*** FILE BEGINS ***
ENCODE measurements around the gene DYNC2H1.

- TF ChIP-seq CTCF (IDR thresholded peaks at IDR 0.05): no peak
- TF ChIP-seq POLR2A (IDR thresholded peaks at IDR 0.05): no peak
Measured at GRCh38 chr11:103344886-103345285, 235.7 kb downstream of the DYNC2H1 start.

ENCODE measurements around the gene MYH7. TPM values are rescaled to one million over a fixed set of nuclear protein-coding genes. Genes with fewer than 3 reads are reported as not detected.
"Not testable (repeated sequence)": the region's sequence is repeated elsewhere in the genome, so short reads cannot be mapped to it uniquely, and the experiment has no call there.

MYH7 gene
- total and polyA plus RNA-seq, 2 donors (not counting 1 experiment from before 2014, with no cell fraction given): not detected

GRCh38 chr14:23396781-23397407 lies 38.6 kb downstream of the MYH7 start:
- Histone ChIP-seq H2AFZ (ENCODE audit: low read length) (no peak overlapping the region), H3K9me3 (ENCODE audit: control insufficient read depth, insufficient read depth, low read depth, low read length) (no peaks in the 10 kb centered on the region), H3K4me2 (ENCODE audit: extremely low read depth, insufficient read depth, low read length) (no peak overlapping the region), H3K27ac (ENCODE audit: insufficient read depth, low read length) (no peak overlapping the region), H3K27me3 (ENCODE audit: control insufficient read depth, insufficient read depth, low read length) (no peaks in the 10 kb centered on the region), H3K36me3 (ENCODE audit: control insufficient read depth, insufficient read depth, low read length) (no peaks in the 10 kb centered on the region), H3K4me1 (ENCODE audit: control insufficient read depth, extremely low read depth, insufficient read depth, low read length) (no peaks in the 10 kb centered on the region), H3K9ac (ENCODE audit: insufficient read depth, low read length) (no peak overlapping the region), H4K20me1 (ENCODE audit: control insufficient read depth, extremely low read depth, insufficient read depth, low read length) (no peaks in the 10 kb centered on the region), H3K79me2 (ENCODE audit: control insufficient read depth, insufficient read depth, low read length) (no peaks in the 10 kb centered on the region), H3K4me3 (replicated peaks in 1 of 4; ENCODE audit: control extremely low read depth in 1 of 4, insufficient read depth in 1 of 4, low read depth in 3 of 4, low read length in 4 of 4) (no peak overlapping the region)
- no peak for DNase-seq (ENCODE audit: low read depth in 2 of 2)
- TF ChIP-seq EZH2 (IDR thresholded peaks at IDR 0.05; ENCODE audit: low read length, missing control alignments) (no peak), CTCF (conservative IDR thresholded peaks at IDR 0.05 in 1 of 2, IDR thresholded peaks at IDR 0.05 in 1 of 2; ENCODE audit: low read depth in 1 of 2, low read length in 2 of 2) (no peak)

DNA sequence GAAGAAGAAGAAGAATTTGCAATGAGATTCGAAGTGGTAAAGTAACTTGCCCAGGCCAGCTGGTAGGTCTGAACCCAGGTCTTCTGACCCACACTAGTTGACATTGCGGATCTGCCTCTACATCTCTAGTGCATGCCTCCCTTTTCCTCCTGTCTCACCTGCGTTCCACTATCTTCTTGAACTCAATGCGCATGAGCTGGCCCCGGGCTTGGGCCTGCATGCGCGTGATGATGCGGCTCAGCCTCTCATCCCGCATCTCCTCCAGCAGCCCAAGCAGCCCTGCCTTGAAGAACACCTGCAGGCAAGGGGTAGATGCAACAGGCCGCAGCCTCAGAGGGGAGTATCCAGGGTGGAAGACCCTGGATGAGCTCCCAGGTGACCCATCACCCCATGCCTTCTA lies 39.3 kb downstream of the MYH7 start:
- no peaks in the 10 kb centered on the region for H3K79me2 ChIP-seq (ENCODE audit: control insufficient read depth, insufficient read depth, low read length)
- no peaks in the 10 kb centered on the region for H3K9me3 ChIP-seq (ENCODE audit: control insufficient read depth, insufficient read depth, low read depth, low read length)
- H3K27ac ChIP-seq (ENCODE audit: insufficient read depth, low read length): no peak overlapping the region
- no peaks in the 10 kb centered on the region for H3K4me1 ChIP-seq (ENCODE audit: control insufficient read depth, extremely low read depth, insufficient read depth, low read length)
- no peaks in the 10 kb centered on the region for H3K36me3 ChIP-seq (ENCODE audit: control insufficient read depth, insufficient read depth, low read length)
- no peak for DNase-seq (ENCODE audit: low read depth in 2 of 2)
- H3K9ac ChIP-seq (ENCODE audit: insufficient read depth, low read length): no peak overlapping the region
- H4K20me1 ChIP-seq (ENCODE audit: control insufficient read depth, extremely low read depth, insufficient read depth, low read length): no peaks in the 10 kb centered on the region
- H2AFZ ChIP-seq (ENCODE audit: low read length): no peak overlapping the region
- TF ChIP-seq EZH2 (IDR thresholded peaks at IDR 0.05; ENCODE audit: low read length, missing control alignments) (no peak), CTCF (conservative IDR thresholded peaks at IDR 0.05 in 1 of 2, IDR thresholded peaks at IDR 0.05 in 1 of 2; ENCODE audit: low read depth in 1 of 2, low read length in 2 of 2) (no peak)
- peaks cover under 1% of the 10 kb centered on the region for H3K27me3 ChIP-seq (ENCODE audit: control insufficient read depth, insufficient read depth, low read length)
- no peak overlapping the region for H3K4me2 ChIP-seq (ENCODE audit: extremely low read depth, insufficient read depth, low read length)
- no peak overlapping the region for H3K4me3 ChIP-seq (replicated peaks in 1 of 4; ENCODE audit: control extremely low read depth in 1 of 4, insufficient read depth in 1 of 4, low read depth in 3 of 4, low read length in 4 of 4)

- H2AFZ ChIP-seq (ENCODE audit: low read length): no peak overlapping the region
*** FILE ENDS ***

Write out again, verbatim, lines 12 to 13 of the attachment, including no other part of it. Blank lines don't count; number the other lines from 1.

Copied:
- TF ChIP-seq EZH2 (IDR thresholded peaks at IDR 0.05; ENCODE audit: low read length, missing control alignments) (no peak), CTCF (conservative IDR thresholded peaks at IDR 0.05 in 1 of 2, IDR thresholded peaks at IDR 0.05 in 1 of 2; ENCODE audit: low read depth in 1 of 2, low read length in 2 of 2) (no peak)

DNA sequence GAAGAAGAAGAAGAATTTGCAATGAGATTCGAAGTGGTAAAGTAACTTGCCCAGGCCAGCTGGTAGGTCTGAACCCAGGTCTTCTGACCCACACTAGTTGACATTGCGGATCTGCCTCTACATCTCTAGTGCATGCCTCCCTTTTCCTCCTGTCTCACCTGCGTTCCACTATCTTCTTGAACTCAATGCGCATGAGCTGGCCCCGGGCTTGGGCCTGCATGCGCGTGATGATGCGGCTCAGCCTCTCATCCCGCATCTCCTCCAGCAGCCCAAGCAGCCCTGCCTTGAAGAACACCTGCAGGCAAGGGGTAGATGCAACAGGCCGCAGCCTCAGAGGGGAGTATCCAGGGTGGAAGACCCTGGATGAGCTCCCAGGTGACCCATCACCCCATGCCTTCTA lies 39.3 kb downstream of the MYH7 start: